Writing for the Web | Website Content Tips
Whether you are creating a new website or enhancing existing webpages, discover how to structure performance-driven website content below.
Start with a content document
Organize your content in a website content document. Google Docs work well for collaboration and suggested edits for multiple writers. Begin with a table of contents that outlines all site sections so that your team can easily see how many site pages (and sub-pages) will be included.
Once you add text for each site section, it is important to distinguish between page names, headers, and body copy.
- Page names are highly important for Google search optimization. For example, if you are building an aerospace consulting company website, and your services page is broadly named “Consulting Services,” the page may not effectively target your audience. Instead, consider a more specific page name, such as “Aerospace Consulting Services.” The page name is featured in the webpage URL, giving it high visibility for both audiences and search engines.
- Page headers are crucial for search engine optimization and scannability for readers. A header on the aerospace consulting team page may read “Top-Rated Aerospace & Defense Consultants.” Headers help break up the content and enforce key messaging points.
- Body copy should be keyword rich and informative. More on keyword optimization below.
Understand your target audience
Who are your core audiences? For example, as a higher education institution, you may be targeting prospective students, families, prospective staff, and donors. What makes them tick? How can you tap into their emotions? Research these groups to identify the best ways to communicate with them. Students may gravitate towards scannable text with videos of current students sharing their experiences. Prospective donors may be interested in data tables, demonstrating how their investments will be utilized. Families may be influenced by written testimonials from current students highlighting how the institution has allowed them to pursue their dream career paths.
Web writing needs to be shorter and simpler than other kinds of writing. Research indicates that individuals scan web text, rather than read every word (Source: University of Maryland). When writing your own website content, ensure that it is easy for site visitors to scan for information quickly (especially if they are visiting your site on a mobile device). Bulleted lists and formatted text (see below) are great ways to break content into digestible pieces.
When creating page titles, headers, and body copy, choose keywords carefully and use them consistently. Keyword research strengthens keyword relevancy for search engines. Keyword relevance is the match between a specific keyword and the content of a page (Source: Visitor Analytics). For example, if a webpage uses the keyword “private equity” consistently, search engines will scan the page to confirm that the content (text, images, video) relate to private equity.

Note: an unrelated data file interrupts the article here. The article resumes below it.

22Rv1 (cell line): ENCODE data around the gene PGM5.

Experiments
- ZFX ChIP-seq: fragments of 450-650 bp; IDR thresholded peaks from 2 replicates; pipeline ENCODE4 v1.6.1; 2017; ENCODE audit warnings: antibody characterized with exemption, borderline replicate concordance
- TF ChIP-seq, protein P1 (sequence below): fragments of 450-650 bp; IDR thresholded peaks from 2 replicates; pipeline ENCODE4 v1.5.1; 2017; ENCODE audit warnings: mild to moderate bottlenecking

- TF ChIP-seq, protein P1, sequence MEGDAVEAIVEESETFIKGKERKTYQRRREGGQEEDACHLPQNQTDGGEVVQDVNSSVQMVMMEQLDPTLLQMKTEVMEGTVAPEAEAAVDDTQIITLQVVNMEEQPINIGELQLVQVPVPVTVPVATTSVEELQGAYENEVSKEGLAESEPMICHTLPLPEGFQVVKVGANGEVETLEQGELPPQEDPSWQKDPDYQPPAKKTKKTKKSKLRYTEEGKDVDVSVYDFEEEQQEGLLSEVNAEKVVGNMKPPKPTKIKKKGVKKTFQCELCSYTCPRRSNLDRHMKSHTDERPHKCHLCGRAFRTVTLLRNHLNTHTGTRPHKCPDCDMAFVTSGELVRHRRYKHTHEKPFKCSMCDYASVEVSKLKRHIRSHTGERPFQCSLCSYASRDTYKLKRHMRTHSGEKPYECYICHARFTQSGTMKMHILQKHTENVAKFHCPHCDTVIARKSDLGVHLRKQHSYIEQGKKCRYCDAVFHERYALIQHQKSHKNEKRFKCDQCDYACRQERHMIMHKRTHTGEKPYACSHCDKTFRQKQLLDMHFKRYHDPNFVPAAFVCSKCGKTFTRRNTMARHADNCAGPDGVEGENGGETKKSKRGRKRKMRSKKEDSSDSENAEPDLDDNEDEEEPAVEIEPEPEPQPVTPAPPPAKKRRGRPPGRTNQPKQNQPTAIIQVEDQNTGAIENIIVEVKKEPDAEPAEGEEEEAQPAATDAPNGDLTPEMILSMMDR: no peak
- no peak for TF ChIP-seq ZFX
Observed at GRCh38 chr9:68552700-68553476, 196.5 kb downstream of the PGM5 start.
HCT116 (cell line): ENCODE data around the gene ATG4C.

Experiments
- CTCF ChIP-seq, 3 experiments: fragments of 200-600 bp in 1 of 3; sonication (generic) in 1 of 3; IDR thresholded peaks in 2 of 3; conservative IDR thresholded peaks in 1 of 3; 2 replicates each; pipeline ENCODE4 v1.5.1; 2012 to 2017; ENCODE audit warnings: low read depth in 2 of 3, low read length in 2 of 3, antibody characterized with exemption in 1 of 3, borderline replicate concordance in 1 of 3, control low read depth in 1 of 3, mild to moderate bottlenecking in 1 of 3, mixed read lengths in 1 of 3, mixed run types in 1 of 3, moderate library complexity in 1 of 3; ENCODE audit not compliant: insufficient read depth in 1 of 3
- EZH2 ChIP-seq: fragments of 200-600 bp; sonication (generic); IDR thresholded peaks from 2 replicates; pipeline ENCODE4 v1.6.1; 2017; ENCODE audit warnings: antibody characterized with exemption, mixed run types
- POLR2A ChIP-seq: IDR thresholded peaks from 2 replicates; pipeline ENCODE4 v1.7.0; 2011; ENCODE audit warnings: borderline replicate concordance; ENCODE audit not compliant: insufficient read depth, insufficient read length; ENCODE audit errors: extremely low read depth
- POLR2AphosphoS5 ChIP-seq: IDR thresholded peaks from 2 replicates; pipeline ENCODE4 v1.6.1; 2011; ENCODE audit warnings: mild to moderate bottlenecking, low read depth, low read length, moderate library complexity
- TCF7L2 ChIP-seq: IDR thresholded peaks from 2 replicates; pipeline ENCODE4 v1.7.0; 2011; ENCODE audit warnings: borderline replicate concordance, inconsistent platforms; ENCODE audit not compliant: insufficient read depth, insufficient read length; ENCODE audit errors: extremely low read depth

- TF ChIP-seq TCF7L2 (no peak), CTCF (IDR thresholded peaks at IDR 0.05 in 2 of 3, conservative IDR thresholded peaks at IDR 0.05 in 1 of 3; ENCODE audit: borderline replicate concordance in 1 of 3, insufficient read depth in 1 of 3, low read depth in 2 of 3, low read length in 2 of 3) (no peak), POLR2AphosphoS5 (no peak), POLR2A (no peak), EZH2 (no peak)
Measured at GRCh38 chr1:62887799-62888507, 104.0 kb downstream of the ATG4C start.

First, create a list of keywords in an Excel spreadsheet for tracking purposes, and aim to use each target keyword throughout the site, where applicable. For example, if one of your keywords is “window repairs” and you are targeting the Boston market, consider titling a page “Boston Window Repairs,” so that the URL is: www.sitename.com/boston-window-repairs. The page title is just the first step – it is also important to use the words “Boston” and “window repairs” in the body copy of the page to rank for these words. Rather than sprinkling in the words unnecessarily, we encourage clients to position keywords within sentences that will be both informative and meaningful to audiences. Such as, “We specialize in wood, vinyl, and aluminum window repairs in Boston, MA.”
Link to other sections of your website
Linking to other sections of your website helps your website build authority – also known as “internal linking.” An internal link is any link from one page on your website to another page on your website. For example, if you have a “Markets” section on your site that includes an “Automobile” page, consider cross-linking to your “EV Charging Station” Services section (on the Automobile market page) so that users can find additional, related information. Internal links connect your content and give Google an idea of the structure of your website (Source: Yoast). If a post or page hosts a variety of links, this signals to Google that it’s a high-value page.
When drafting your website content document, highlight areas that would benefit from videos and/or photography. For example, on your Team page, consider featuring video interviews with leadership. If you are promoting a new product, consider creating a product video. Research shows that people are 85% more likely to buy a product after viewing a video. On your Portfolio or Work page, integrate images of recent, high-profile projects.
End with a call to action
Your webpages should end with a call to action – whether that’s inviting visitors to submit a form with key contact information, watch a video, or reach out to a member of your team on the phone. If your webpages tell visitors who you are and what you do, the content should lead and encourage them to take action. Website forms and other calls to action are a great way to measure progress – whether that’s generating more inbound leads, job applications, or content downloads.
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